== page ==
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Parental Involvement:

Using the Hatch Amendment to Protect Your Child


Q. I don't like to see all the psychological tampering the schools are trying to do with children these days. It's as if they are practicing psychiatry without a license. They seem to be probing for child abuse and neglect when it isn't there, and defining what is mental health when they themselves exhibit many behaviors that most people would consider unhealthy. The pot, calling the kettle black! Mothers and fathers are ALWAYS wrong in the schools' eyes, while in the eyes of us parents, it's usually the SCHOOL in the wrong, on some of these controversial psychological issues. What can I do to make sure my child is protected from school messing with her mind?


One of the best ways to stand up for your child, and protect your family's sovereignty and right to privacy, is to take advantage of the Protection of Pupil Rights Amendment - commonly called "The Hatch Amendment."


If anything in school is fully or partially paid for with federal funds, and you have this letter on file, and the curriculum, or survey, or whatever, would invade your child's privacy under this law, then they are not supposed to subject your child to it.


Here's what the law protects:


As the schools have gradually gotten more and more entangled with social engineering and behavior modification techniques, to the point where some critics say schools are closer to "therapy centers" than schools, the students are treated more and more like mental health patients, and less and less like students.


Some of the surveys are disturbing - implying that only nerds aren't having sex and using drugs and alcohol by high school, or asking kids if they've ever had suicidal feelings - and since your child's responses can be see by who knows who, through the international data trafficking system set up by the federal education bureaucracy, you really don't want your child subjected to these kinds of questions.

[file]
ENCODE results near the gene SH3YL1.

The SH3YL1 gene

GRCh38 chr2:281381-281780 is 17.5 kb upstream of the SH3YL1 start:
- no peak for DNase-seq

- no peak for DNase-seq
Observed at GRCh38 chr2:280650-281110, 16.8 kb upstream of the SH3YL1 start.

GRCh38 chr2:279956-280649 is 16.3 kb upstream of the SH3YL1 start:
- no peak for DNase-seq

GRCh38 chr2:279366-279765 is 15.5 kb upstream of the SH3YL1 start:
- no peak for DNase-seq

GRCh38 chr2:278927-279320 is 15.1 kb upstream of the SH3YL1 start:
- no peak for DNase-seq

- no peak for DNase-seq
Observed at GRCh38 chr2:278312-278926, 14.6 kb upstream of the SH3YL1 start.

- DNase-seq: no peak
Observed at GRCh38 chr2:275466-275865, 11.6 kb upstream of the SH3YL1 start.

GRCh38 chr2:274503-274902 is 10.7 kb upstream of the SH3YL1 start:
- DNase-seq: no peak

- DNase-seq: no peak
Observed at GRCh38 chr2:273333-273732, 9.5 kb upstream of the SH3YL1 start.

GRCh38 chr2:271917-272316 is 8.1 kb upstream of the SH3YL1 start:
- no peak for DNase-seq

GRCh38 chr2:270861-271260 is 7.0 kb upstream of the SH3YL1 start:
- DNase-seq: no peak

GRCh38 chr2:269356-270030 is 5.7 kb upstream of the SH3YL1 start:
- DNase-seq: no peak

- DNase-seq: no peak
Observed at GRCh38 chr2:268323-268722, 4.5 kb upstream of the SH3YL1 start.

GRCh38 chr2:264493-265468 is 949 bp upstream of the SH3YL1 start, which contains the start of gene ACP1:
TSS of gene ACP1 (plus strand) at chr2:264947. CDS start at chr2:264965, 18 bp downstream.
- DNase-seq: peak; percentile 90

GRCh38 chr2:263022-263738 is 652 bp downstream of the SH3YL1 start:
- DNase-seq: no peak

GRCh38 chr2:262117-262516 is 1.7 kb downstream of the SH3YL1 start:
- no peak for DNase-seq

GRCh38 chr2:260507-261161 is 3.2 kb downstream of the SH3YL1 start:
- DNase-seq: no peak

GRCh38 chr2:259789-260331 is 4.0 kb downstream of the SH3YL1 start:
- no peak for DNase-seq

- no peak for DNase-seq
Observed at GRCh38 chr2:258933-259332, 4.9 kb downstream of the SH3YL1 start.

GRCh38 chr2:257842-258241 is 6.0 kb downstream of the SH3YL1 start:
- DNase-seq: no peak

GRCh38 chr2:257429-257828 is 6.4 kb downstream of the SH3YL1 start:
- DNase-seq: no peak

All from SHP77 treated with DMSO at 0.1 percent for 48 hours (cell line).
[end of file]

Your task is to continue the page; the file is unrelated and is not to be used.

The Hatch Amendment was prophetic in setting up a way to protect children, though educators rarely inform parents that this protection device is available.


It was introduced by Utah Sen. Orrin Hatch and passed in the U.S. Congress as part of the Education Amendments of 1978. Here's what he said:


". . . The techniques used to change young children's attitudes and values are an invasion of privacy in the first degree, especially in some of the innovative testing questions soliciting young children to pinpoint their father's or mother's faults, or in another ESEA-sponsored program which actually had the students of an elementary school class collectively put their parents on trial - following which the mother and father were always found guilty. . . . Again, what I am concerned with, as are my colleagues who have co-sponsored the parental consent amendment, is not the monitoring of basic education, but of the behavior-probing tests, games, and surveys currently being conducted. . . ."

-- Sen. Orrin Hatch, testimony before Congress, Aug. 23, 1978


The only shortcoming appears to be a lack of an enforcement mechanism attached to the law. So if the school violates the spirit of the letter you have on file, there may not be a way to punish it through the courts or in other ways . . . though publicizing what happened to your community's electorate and taxpayers is always a good way to prevent a recurrence.



Homework: Here's a sample Hatch Amendment form you could have on file with your child's school:


Here's another link that contains a sample Hatch Amendment letter to put on file with your child's school, followed by some good patriotic documents that it might be nice to have on hand to teach your child about his or her civil liberties, including the right to privacy:


By Susan Darst Williams Parental Involvement 2012


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